Reasons for the use of jargon are precision and the tendency of communities (professional or otherwise) to develop their own vocabulary.
Members of a community, such as lawyers, might sometimes feel the need to invent new words for concepts that exist in general usage to make it clear that they are referring to a strictly defined term. This might help avoid confusion between the looser meaning of the word in general usage and the narrower meaning of the one used in specialised discourse.
Another option is to take the word from general usage and (re)define it in a way that suits the needs of the professional community. For example, German Klage means both lawsuit (law jargon, among others) and complaint, lamentation. Lawyers know that Klage if used by their peers refers to a lawsuit and not a complaint without legal consequences, there is no ambiguity involved. So if precision were the only principle shaping the language of professional communities one would expect very little or at least less coining of new terms to occur, especially since redefining an existing word would be more economical than coining a whole new word.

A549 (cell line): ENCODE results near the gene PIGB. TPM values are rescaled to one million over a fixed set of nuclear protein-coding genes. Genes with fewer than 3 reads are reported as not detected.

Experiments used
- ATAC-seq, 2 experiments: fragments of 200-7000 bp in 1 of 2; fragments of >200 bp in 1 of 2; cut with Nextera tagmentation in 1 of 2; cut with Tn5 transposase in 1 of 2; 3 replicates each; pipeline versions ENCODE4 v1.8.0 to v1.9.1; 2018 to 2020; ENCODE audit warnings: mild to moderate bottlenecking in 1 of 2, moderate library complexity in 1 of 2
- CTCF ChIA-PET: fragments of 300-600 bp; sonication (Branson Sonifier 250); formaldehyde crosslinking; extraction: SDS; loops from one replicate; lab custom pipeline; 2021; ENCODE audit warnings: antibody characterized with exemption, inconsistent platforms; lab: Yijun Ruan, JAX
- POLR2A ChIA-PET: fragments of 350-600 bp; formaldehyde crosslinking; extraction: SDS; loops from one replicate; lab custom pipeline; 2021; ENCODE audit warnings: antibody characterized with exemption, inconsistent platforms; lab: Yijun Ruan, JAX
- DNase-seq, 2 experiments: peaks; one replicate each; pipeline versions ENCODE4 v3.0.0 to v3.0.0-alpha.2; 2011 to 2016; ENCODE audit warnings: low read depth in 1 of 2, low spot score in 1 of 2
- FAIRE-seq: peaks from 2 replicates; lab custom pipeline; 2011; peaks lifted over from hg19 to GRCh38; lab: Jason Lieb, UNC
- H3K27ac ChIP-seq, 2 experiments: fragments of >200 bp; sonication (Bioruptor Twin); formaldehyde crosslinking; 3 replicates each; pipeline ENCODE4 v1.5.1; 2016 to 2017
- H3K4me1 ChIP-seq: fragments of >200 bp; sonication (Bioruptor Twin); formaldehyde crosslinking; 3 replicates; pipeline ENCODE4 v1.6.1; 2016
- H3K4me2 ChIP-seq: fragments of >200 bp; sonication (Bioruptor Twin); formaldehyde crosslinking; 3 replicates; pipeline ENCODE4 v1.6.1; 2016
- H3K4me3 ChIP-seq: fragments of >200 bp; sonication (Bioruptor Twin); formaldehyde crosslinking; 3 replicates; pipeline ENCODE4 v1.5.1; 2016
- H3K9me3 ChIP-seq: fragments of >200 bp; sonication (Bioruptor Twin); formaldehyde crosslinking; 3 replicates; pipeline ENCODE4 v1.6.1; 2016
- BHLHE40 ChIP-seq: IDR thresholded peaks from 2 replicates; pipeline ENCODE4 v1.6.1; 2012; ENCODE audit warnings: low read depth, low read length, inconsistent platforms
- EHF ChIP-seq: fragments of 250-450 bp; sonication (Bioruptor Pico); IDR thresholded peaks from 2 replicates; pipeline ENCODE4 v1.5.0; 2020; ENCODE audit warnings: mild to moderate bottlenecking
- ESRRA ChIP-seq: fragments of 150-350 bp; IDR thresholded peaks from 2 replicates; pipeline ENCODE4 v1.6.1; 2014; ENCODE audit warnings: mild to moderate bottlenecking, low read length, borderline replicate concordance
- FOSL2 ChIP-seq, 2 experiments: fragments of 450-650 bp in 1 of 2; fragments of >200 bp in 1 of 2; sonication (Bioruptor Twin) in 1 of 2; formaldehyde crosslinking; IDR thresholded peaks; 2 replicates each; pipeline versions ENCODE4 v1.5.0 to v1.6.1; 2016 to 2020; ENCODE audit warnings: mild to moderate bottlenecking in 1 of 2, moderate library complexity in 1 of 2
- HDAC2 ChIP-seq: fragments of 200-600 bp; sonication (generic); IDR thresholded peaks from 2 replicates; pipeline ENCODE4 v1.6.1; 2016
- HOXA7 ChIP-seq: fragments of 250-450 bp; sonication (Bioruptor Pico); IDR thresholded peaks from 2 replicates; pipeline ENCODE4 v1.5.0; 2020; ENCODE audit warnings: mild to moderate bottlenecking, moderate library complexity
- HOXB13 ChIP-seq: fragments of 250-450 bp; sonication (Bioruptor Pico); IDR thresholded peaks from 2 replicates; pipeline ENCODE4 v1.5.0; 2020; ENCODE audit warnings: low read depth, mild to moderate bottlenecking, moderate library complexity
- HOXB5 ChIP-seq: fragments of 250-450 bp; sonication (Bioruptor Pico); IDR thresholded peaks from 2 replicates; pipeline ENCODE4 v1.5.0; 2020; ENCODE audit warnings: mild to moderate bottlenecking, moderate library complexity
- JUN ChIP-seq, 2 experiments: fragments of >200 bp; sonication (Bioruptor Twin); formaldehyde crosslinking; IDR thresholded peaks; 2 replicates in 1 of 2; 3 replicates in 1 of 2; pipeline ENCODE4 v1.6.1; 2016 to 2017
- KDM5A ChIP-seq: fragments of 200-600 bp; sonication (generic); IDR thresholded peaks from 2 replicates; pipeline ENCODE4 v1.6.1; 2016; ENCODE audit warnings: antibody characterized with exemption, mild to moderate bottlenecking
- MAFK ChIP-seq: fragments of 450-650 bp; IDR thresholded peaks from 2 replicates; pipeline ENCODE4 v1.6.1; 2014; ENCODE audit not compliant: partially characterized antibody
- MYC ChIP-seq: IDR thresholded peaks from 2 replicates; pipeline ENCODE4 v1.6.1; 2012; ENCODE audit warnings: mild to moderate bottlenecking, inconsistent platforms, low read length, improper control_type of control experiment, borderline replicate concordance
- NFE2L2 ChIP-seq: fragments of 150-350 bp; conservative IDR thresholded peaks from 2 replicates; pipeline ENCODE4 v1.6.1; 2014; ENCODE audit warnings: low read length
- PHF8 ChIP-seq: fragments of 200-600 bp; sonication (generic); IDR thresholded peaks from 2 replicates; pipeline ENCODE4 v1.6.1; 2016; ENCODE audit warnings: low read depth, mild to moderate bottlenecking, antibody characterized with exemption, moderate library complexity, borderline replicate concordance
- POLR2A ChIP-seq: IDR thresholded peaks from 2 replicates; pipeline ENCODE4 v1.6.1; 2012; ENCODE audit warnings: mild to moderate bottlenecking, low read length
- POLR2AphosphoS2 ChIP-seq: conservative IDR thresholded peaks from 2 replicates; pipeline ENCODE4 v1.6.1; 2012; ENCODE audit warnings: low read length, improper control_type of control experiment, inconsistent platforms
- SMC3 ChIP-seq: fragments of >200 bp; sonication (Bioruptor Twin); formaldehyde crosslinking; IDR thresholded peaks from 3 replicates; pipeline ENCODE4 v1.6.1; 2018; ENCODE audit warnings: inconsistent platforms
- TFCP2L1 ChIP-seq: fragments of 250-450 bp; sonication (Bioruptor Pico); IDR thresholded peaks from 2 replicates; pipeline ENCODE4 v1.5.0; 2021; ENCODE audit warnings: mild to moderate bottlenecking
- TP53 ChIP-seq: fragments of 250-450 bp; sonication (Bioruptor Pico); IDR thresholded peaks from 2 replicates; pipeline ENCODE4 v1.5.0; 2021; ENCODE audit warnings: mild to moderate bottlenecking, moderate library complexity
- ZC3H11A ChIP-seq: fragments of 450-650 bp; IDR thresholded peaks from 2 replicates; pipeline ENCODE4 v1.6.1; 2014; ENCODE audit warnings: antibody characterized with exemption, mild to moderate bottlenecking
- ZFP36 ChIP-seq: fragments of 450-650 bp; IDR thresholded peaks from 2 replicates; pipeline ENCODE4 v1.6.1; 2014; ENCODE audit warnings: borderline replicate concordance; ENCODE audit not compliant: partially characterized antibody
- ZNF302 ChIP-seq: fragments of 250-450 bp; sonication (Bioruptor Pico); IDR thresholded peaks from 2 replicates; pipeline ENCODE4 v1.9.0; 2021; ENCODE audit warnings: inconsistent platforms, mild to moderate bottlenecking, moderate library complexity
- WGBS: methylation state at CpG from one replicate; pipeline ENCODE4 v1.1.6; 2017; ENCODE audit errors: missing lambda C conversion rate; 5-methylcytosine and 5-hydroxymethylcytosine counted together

Another, perhaps more important, argument I think is that communities tend to come up with their own vocabulary. This is in part because they need to refer to concepts those who do not belong to the community have no interest in or knowledge of. But jargon can also arise in cases where the concept that a new word refers to is not particularly complicated or new, such as in the examples given in the question (desist for stop).
Jargon serves to create a common identity among the members of the group. If you know the jargon you belong to the group, if you don't know it everybody will notice you don't belong to the group. Spolsky (1998), for example, says that
A specialised jargon serves not just to label new and needed concepts, but to establish bonds between members of the in-group and enforce boundaries for outsiders. If you cannot understand my jargon, you don't belong to my group.
In this sense jargon is comparable to slang, which also serves to mark group boundaries. The difference, as Kollataj (2009) points out, is that slang is stigmatised but jargon is not. How groups of people, whether they work in the same professional community or belong to more loosely defined social groups, develop their own ways of communicating has been described by Penelope Eckert as communities of practice.